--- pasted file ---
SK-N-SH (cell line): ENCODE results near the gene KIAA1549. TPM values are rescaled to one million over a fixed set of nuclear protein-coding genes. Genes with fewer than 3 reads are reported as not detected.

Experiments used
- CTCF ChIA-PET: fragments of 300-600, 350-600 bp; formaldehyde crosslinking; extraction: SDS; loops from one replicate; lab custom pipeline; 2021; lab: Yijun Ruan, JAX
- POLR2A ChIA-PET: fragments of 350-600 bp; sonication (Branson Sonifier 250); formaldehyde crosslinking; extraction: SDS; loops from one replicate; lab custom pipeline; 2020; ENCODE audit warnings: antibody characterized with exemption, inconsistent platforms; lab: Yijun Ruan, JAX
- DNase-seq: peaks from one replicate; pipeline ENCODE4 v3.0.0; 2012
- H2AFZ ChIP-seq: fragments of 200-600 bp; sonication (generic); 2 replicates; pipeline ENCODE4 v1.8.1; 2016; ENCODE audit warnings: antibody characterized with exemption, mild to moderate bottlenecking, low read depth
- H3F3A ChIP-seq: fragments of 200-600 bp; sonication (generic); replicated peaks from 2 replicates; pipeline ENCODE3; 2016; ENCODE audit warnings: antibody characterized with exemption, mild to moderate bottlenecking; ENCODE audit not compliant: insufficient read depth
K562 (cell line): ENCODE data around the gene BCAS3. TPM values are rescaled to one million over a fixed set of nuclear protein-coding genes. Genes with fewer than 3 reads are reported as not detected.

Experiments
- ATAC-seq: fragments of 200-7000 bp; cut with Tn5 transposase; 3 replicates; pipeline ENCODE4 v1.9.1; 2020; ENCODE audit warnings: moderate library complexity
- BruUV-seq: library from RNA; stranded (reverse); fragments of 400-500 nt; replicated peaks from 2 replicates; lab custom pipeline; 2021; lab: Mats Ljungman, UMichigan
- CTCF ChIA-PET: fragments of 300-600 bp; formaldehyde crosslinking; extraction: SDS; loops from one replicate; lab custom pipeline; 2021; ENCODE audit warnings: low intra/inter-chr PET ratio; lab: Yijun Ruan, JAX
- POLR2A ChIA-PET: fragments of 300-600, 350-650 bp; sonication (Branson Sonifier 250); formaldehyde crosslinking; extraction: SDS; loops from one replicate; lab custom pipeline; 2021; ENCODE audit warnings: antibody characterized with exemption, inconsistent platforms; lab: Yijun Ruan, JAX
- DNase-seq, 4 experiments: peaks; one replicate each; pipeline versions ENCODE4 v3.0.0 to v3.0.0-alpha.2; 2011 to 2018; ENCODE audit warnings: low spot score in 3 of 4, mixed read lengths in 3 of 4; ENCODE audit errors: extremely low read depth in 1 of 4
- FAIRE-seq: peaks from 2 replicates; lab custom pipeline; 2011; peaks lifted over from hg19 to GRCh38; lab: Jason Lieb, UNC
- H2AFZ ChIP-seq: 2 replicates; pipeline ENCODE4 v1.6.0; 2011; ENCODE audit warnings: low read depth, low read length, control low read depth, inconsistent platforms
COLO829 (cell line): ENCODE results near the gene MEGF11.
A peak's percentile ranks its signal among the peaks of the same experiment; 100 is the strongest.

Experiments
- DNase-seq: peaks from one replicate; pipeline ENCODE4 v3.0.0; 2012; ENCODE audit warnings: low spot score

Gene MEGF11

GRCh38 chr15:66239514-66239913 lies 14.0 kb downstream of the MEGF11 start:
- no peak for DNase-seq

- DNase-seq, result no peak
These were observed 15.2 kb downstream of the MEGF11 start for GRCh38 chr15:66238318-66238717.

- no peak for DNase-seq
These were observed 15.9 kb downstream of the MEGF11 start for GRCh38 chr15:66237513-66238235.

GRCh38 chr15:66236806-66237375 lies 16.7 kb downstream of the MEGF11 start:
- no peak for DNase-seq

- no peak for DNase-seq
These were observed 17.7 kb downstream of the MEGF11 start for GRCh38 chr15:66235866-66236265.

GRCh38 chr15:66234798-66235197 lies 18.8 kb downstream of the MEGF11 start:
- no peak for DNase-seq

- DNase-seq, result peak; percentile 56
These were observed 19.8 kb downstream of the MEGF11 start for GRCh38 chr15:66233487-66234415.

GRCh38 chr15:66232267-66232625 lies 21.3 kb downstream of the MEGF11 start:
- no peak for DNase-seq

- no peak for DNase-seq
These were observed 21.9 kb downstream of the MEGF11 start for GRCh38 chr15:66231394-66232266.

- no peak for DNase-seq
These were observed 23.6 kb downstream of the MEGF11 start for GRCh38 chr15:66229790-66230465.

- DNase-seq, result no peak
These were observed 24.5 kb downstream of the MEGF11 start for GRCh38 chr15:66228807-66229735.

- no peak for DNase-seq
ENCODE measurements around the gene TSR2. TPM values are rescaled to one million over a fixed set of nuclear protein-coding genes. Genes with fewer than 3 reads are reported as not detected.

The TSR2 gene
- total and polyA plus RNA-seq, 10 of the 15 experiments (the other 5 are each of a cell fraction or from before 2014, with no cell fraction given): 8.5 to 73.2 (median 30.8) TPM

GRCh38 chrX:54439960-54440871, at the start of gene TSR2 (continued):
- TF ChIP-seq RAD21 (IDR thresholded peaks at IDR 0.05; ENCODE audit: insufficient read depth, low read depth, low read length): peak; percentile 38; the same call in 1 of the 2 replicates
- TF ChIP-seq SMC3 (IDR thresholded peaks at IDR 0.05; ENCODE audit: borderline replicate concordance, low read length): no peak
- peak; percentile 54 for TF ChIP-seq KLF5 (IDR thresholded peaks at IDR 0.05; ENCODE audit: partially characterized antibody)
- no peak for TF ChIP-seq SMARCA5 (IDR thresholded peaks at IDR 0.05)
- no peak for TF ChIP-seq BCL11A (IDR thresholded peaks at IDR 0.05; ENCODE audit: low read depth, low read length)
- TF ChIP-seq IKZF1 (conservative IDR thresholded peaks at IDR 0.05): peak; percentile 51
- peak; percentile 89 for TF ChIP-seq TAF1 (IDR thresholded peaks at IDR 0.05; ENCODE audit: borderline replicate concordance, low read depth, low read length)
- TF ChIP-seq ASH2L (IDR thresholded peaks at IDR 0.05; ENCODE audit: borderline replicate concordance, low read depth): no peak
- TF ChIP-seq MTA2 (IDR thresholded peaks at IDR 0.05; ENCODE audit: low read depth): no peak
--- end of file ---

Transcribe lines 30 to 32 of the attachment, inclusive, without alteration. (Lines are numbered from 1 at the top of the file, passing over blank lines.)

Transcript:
- no peak for DNase-seq
These were observed 17.7 kb downstream of the MEGF11 start for GRCh38 chr15:66235866-66236265.

GRCh38 chr15:66234798-66235197 lies 18.8 kb downstream of the MEGF11 start: